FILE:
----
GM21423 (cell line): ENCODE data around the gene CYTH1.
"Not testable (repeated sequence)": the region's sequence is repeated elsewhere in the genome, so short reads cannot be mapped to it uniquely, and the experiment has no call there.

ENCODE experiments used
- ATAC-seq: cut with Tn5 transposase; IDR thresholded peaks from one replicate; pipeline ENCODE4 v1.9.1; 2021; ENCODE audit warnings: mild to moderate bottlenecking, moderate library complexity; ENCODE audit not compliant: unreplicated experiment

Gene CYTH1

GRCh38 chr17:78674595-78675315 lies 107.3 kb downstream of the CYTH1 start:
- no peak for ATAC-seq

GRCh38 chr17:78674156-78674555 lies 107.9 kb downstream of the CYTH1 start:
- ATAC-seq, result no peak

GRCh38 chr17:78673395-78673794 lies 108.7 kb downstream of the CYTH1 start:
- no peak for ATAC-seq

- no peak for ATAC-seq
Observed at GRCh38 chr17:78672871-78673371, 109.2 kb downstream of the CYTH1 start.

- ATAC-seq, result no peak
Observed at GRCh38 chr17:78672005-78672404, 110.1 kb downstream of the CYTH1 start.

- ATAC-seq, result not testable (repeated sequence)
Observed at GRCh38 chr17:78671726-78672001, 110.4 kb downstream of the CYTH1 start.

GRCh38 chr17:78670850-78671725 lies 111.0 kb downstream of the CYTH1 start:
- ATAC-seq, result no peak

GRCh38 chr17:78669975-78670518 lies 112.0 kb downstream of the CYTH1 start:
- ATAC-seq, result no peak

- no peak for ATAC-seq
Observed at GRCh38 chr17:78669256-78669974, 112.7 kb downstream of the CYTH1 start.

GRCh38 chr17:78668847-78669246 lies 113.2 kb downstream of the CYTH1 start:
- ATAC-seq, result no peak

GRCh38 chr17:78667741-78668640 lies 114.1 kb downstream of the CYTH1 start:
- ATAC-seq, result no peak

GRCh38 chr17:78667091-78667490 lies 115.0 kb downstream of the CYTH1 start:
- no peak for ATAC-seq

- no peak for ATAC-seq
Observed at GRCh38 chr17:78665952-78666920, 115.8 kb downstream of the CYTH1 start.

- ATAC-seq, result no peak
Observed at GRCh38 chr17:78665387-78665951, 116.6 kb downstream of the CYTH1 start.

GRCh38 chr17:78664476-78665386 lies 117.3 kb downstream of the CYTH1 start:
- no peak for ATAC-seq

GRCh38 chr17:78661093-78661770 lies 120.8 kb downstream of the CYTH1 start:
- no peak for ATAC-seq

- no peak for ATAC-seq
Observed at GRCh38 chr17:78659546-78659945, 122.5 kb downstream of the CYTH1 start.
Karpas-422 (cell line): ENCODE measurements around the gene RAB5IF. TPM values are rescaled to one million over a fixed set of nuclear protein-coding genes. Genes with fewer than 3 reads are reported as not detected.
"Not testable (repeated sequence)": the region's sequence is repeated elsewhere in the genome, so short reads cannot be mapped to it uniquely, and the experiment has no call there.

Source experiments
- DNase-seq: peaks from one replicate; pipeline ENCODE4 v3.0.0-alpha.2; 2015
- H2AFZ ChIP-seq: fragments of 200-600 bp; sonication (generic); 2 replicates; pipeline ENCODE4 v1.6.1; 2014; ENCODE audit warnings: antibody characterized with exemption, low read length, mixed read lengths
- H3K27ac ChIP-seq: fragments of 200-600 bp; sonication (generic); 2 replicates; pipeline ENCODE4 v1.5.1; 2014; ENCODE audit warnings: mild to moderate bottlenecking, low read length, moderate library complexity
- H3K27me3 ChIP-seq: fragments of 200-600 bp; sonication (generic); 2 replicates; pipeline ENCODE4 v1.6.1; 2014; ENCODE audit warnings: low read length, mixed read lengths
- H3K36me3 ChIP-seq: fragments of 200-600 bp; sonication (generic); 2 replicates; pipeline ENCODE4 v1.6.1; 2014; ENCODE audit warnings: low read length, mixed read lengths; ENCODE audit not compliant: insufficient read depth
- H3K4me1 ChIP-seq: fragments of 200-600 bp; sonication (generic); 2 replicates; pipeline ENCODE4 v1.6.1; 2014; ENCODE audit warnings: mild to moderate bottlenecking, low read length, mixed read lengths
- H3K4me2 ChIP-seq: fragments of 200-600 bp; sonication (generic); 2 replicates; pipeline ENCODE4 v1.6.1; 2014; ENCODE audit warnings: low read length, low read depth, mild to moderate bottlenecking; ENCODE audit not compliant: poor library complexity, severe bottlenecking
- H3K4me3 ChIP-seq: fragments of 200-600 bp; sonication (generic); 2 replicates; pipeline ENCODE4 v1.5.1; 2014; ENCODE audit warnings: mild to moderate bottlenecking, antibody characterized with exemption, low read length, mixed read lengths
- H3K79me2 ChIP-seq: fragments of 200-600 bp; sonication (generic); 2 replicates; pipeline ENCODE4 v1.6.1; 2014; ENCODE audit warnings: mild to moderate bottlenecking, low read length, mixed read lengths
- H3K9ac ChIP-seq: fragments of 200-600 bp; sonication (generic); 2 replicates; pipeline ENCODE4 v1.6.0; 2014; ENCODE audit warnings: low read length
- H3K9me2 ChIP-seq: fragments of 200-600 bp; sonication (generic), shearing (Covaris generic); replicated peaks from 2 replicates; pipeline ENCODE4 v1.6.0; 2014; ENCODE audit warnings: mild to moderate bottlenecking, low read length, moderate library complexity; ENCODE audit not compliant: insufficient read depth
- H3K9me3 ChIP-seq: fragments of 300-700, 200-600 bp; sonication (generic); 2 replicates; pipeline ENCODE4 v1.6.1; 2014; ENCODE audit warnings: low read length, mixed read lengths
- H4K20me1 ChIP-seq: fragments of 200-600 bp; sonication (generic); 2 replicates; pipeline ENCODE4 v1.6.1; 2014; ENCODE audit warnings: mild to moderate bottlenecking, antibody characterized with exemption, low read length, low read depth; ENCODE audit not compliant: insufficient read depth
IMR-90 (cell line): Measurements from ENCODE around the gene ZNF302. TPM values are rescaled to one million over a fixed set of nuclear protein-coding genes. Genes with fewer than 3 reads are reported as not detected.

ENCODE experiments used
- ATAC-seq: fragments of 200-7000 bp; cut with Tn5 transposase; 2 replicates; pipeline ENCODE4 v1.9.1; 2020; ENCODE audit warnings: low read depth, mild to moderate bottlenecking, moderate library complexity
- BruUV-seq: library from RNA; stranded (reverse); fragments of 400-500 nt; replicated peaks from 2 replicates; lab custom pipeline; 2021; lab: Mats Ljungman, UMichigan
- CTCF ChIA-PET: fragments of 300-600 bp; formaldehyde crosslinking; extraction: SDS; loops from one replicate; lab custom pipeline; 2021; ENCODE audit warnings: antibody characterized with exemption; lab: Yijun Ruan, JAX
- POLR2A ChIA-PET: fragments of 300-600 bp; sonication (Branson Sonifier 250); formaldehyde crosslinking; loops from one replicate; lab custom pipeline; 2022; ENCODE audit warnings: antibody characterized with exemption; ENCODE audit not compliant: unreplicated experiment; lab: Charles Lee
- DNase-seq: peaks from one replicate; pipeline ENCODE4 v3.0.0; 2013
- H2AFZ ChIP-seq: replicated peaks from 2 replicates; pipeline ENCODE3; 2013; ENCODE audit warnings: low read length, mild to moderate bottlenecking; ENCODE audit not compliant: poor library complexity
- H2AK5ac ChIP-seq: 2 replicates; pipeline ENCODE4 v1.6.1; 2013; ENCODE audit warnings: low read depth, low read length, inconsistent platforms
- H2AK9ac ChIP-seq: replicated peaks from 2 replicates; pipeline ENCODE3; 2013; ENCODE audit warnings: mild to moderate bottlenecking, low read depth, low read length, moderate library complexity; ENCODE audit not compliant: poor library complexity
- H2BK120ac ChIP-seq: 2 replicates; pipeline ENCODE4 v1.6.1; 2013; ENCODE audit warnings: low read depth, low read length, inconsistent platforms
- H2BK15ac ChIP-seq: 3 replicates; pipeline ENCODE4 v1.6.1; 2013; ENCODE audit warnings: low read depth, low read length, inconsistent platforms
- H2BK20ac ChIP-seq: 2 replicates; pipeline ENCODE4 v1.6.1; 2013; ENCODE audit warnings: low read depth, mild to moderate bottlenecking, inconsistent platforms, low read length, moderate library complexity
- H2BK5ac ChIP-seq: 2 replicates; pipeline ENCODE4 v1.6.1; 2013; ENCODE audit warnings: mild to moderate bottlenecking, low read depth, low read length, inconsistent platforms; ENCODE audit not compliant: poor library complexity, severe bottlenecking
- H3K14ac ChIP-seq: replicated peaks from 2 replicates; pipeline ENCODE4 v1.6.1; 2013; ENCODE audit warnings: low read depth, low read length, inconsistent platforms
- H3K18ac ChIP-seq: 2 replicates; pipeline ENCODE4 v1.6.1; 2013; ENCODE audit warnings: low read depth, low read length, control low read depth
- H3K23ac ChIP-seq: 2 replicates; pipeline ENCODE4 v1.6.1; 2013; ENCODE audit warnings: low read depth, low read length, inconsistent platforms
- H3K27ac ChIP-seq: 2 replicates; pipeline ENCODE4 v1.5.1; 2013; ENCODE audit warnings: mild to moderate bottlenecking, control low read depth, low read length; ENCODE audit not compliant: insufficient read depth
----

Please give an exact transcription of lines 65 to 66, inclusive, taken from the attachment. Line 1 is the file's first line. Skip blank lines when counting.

- H2AK9ac ChIP-seq: replicated peaks from 2 replicates; pipeline ENCODE3; 2013; ENCODE audit warnings: mild to moderate bottlenecking, low read depth, low read length, moderate library complexity; ENCODE audit not compliant: poor library complexity
- H2BK120ac ChIP-seq: 2 replicates; pipeline ENCODE4 v1.6.1; 2013; ENCODE audit warnings: low read depth, low read length, inconsistent platforms